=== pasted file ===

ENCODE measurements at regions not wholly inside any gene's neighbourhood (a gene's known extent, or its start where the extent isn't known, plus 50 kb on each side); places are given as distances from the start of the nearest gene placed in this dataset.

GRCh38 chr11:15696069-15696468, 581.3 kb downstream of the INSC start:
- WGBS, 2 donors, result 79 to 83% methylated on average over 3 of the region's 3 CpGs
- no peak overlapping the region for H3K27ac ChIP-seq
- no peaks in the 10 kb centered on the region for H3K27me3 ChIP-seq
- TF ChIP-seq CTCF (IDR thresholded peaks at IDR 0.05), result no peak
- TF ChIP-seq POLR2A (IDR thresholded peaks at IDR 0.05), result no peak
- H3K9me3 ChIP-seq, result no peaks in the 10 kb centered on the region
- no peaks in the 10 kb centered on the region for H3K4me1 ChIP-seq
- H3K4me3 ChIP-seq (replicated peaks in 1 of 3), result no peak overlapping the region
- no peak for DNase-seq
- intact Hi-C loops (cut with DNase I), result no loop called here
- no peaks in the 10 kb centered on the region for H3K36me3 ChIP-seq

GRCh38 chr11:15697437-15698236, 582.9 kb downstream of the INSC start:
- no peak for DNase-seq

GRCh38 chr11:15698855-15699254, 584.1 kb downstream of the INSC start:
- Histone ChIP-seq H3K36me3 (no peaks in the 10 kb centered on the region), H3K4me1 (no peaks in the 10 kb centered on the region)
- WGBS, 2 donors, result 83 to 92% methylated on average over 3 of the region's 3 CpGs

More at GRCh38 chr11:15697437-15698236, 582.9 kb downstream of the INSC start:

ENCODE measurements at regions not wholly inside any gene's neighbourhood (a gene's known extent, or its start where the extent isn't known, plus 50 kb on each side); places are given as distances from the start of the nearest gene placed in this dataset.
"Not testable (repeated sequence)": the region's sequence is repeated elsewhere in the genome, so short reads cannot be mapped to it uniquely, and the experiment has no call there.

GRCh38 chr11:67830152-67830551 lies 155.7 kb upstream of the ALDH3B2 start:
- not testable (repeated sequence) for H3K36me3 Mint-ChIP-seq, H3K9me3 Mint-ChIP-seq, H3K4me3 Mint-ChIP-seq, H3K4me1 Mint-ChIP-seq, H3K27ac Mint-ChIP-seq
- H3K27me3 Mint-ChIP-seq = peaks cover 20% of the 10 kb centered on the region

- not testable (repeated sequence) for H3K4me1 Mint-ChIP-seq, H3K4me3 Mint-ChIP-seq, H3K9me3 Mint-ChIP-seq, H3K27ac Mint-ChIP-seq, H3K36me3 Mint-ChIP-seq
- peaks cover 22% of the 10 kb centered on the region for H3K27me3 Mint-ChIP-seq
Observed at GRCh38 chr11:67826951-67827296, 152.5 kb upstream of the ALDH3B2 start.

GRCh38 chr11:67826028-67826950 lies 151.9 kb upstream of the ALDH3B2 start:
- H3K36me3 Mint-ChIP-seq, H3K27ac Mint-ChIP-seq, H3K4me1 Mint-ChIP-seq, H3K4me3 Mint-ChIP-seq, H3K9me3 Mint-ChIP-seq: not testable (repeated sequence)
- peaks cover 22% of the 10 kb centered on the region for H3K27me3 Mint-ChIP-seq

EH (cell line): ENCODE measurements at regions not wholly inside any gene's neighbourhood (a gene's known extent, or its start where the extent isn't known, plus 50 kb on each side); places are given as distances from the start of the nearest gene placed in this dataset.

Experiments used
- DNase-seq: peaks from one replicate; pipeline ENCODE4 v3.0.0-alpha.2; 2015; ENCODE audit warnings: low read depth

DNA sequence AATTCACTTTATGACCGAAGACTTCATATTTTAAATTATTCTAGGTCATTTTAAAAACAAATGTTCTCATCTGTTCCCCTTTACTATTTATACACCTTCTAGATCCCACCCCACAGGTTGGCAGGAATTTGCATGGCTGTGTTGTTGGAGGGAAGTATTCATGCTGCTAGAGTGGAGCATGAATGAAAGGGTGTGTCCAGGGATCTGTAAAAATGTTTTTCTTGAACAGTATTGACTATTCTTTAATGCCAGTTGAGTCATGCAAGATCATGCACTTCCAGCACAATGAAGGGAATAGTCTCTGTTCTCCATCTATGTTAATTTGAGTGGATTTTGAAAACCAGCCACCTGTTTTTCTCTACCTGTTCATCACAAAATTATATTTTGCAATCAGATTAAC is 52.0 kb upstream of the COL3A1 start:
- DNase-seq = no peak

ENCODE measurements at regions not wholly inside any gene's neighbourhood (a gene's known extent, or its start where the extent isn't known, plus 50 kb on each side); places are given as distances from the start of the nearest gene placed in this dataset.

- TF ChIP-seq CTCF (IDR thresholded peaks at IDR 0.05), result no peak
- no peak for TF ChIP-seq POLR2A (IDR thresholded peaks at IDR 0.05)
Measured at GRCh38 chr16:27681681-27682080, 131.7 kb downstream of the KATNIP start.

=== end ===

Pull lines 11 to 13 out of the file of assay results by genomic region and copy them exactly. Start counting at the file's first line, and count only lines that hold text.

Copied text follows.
- no peak for DNase-seq
- intact Hi-C loops (cut with DNase I), result no loop called here
- no peaks in the 10 kb centered on the region for H3K36me3 ChIP-seq